For first time ever, Israel marks Aliya Day

Aliya organizations expand strategies to encourage and aid immigration.

By
November 7, 2016 17:30
french aliya

Largest French aliya flight of the summer lands in Israel, July 20, 2016. (photo credit: TAMARA ZIEVE)

Israel will observe Aliya Day, a national holiday celebrating immigration, for the first time on Tuesday.

This follows a law passed by the Knesset in June instituting the holiday on the seventh of the Hebrew month of Heshvan, coinciding with the reading of the Torah portion in which Abraham is told to leave his home to go to the promised land.

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On Aliya Day, schools will teach about the contributions immigrants made to Israel, the Knesset will hold special meetings, and ceremonies will be held by the President’s Residence, the IDF and Israel Police.

The Immigration and Absorption Ministry will host a ceremony to mark the day at Jerusalem’s International Convention Center on Tuesday night. Prime Minister Benjamin Netanyahu, Defense Minister Avigdor Liberman, Immigration and Absorption Minister Sofa Landver and Jewish Agency chairman Natan Sharansky are to attend the gathering, which will include a festive concert honoring various stages of aliya from different countries.

“Thirty-seven years ago I made aliya due to the desire to build my home here and raise a family,” Landver said ahead of the event.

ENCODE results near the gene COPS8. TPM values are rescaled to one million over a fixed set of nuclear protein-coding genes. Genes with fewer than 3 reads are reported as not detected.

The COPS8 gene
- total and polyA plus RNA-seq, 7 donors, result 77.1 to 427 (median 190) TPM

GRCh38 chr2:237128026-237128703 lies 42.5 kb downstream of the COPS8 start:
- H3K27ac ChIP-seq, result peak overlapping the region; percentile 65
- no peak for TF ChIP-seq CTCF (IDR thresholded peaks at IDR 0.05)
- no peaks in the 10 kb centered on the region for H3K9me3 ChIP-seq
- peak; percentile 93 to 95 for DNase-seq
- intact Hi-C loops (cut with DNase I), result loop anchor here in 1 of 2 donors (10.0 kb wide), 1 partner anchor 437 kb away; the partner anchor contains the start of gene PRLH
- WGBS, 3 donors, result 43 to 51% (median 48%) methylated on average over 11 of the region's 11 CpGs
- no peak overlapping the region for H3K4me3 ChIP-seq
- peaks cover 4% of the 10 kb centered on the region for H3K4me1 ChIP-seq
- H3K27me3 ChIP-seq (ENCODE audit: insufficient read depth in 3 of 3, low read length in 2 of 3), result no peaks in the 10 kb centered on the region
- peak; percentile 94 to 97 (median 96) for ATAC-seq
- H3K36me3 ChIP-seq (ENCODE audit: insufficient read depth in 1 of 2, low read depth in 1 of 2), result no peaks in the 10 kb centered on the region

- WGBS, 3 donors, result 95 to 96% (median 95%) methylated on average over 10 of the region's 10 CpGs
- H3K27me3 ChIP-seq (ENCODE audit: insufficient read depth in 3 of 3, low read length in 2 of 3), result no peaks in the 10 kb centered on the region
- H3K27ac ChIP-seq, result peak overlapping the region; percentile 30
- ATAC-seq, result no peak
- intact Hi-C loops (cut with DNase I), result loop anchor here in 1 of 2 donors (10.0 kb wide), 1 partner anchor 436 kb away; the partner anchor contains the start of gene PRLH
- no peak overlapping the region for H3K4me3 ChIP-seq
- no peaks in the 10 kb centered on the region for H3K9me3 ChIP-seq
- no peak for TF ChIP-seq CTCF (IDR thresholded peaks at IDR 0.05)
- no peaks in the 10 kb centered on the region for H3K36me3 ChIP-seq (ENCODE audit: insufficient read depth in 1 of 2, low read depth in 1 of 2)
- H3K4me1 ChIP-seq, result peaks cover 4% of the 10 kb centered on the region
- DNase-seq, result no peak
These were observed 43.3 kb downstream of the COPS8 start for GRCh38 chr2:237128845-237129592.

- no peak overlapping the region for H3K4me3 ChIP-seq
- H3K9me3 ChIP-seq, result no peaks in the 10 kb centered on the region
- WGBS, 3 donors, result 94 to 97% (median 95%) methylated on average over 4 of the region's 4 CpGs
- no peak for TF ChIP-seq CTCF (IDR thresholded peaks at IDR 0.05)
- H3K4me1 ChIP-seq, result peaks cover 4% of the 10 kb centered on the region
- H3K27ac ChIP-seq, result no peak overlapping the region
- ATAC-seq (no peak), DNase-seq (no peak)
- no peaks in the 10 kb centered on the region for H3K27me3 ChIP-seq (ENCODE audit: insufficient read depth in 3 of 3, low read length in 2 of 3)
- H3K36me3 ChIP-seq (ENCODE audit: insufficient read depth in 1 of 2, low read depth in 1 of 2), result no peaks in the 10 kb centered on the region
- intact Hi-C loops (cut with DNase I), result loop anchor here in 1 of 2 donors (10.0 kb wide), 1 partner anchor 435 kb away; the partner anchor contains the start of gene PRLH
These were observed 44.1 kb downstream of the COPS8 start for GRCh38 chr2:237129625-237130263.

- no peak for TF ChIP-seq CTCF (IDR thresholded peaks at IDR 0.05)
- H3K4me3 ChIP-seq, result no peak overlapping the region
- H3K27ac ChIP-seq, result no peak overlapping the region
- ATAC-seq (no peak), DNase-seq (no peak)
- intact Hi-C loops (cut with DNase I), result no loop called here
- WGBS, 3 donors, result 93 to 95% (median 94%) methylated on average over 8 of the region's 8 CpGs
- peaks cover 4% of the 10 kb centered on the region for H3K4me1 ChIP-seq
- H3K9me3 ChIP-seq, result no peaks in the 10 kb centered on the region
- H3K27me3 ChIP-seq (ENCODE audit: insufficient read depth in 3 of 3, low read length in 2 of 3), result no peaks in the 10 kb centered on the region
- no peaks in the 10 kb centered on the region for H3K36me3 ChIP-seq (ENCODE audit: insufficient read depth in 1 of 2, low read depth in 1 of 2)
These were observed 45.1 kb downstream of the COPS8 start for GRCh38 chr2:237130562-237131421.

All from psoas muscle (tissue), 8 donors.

“Like me, hundreds of thousands of olim arrive in Israel every year because of the same sense of connection to the homeland.”

“I am proud and excited that for the first time, a day to mark aliya is being held in Israel,” she said.

“All those immigrants, from the first aliya to the fifth, to operations Moses and Solomon and to the new olim, everyone makes up the kibbutz galuyot [ingathering of exiles], which is called the State of Israel.”

In addition to being a day of celebration, the occasion also provides an opportunity to reflect upon issues and challenges faced by immigrants already in the country.

Qualita, an umbrella organization of NGOs supporting French olim, said that despite government efforts in the area of immigrant absorption, French aliya is in decline. While in 2015 some 8,000 immigrants came from France, the estimated total number for 2016 is 4,500.

“The figures are alarming and the decline in the number of immigrants from France follows several years of steady increase in the number of immigrants from France,” Qualita CEO Ariel Kandel said. He called on the Israeli government to advance a special absorption strategy which meets the specific needs of the French population.

According to a recent study in France, 43% of French Jews – which comprises more than 200,000 people – said they want to move to Israel.

“In order to enable them to realize their dreams, the State of Israel must promote a strategy which will include elements of housing, education and, most importantly, employment,” Kandel said. “Without prospects for career development, most Jews who want to move won’t be able to do so.”

One issue faced by French olim is that Israel doesn’t recognize certain academic degrees and professional qualifications, such as nursing.